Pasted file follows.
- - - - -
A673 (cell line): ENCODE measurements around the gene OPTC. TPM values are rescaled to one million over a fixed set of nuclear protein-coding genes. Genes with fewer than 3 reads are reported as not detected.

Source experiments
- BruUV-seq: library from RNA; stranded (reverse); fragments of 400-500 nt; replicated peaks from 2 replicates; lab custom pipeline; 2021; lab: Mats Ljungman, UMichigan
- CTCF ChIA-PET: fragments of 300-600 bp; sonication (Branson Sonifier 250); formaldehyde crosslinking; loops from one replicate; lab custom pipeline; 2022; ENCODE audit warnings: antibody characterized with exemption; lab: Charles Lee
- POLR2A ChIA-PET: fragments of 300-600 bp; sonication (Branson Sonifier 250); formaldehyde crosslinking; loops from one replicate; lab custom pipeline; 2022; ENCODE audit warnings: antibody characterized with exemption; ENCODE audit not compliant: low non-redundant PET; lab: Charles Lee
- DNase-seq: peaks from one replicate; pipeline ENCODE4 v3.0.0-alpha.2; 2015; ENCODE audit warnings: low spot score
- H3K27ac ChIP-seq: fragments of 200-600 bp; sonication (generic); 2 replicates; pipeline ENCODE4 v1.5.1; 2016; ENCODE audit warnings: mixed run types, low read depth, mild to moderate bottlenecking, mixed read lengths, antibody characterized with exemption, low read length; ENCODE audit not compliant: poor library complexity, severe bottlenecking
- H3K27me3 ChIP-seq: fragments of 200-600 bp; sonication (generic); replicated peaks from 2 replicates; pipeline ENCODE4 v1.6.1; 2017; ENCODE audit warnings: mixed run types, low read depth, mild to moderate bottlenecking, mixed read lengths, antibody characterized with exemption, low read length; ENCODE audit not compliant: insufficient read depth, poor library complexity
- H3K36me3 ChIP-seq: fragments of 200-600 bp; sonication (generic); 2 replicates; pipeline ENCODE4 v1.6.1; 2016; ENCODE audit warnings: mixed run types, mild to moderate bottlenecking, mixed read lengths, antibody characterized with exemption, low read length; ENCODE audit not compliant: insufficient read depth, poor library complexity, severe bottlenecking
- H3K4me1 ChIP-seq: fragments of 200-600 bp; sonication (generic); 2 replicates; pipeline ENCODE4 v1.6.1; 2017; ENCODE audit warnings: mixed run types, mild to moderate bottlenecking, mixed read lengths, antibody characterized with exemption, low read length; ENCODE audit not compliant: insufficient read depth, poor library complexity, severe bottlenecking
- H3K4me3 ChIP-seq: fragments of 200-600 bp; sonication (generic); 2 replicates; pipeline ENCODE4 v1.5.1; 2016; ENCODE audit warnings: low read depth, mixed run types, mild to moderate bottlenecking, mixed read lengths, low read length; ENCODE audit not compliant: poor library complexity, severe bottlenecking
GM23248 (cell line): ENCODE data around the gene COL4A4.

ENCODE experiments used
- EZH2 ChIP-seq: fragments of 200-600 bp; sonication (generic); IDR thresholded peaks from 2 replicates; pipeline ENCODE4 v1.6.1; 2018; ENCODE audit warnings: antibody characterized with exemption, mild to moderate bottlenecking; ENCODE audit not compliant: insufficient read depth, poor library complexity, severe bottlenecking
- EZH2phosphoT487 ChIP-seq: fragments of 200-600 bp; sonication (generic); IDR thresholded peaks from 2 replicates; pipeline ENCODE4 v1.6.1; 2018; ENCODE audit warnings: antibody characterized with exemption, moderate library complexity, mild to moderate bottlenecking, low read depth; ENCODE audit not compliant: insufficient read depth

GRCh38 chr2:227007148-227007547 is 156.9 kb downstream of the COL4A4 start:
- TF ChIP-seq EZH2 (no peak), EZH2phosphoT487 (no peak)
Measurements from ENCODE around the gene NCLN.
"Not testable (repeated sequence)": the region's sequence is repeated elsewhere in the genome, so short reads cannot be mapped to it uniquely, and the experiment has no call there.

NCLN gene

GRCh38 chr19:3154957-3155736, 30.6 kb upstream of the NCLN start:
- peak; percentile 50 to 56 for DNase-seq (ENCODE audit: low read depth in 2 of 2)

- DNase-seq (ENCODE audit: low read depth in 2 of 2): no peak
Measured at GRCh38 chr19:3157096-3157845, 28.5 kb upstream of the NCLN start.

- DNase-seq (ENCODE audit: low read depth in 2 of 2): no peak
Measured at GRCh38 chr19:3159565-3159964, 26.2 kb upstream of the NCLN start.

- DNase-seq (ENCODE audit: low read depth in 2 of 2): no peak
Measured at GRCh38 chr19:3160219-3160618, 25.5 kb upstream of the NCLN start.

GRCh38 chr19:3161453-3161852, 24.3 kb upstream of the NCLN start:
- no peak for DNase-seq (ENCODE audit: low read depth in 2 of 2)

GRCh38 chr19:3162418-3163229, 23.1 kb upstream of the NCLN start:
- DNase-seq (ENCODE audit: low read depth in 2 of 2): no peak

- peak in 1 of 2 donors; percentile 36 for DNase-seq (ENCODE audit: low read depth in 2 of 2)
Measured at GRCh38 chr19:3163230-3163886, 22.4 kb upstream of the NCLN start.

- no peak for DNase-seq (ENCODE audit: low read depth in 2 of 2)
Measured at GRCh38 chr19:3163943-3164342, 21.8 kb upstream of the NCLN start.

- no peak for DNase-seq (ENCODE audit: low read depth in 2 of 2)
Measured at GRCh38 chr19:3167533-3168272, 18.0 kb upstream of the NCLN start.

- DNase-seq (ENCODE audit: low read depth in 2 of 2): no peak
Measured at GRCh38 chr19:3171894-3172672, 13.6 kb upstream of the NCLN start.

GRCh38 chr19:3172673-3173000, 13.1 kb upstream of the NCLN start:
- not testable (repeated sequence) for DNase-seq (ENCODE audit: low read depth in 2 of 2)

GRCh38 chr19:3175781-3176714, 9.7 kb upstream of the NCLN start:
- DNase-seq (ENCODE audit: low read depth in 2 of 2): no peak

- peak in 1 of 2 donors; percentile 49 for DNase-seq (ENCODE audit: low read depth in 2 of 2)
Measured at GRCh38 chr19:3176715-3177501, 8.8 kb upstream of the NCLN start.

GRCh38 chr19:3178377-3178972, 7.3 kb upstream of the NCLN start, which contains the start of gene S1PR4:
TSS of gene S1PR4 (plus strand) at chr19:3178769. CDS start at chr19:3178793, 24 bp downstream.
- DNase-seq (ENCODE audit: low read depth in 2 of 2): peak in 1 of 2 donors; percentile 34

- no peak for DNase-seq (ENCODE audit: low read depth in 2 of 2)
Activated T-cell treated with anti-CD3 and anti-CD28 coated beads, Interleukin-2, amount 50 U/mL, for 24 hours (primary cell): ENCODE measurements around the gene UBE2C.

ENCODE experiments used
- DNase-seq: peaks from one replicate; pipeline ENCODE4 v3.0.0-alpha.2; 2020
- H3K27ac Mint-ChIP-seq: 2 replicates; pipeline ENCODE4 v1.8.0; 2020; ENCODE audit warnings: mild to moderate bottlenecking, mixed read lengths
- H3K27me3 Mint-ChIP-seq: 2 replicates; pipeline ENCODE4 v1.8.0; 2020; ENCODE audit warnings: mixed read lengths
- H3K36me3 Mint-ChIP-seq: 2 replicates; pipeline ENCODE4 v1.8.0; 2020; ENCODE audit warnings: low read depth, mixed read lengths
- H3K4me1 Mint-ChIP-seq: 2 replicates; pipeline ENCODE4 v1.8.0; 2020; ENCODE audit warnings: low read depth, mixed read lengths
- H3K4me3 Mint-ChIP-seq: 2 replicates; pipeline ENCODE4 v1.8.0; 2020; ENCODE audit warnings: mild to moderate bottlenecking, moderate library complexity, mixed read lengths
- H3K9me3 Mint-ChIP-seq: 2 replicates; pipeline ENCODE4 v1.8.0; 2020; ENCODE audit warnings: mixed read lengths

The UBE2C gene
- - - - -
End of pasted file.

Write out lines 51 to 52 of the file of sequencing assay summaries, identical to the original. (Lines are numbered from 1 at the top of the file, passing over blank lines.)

Activated T-cell treated with anti-CD3 and anti-CD28 coated beads, Interleukin-2, amount 50 U/mL, for 24 hours (primary cell): ENCODE measurements around the gene UBE2C.

ENCODE experiments used